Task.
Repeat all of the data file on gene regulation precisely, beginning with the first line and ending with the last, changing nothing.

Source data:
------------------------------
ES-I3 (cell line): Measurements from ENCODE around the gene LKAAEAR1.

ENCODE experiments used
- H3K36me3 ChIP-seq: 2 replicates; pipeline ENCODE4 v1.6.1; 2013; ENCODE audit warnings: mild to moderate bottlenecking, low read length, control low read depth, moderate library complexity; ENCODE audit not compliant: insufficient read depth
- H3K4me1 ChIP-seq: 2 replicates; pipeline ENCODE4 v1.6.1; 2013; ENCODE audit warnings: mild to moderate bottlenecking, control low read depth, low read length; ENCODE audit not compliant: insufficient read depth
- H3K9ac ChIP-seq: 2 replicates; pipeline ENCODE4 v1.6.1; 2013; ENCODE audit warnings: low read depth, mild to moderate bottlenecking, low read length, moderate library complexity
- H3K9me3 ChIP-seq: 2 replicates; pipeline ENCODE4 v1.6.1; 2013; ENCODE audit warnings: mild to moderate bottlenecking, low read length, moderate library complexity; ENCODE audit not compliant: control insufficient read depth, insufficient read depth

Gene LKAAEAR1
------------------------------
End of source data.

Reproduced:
ES-I3 (cell line): Measurements from ENCODE around the gene LKAAEAR1.

ENCODE experiments used
- H3K36me3 ChIP-seq: 2 replicates; pipeline ENCODE4 v1.6.1; 2013; ENCODE audit warnings: mild to moderate bottlenecking, low read length, control low read depth, moderate library complexity; ENCODE audit not compliant: insufficient read depth
- H3K4me1 ChIP-seq: 2 replicates; pipeline ENCODE4 v1.6.1; 2013; ENCODE audit warnings: mild to moderate bottlenecking, control low read depth, low read length; ENCODE audit not compliant: insufficient read depth
- H3K9ac ChIP-seq: 2 replicates; pipeline ENCODE4 v1.6.1; 2013; ENCODE audit warnings: low read depth, mild to moderate bottlenecking, low read length, moderate library complexity
- H3K9me3 ChIP-seq: 2 replicates; pipeline ENCODE4 v1.6.1; 2013; ENCODE audit warnings: mild to moderate bottlenecking, low read length, moderate library complexity; ENCODE audit not compliant: control insufficient read depth, insufficient read depth

Gene LKAAEAR1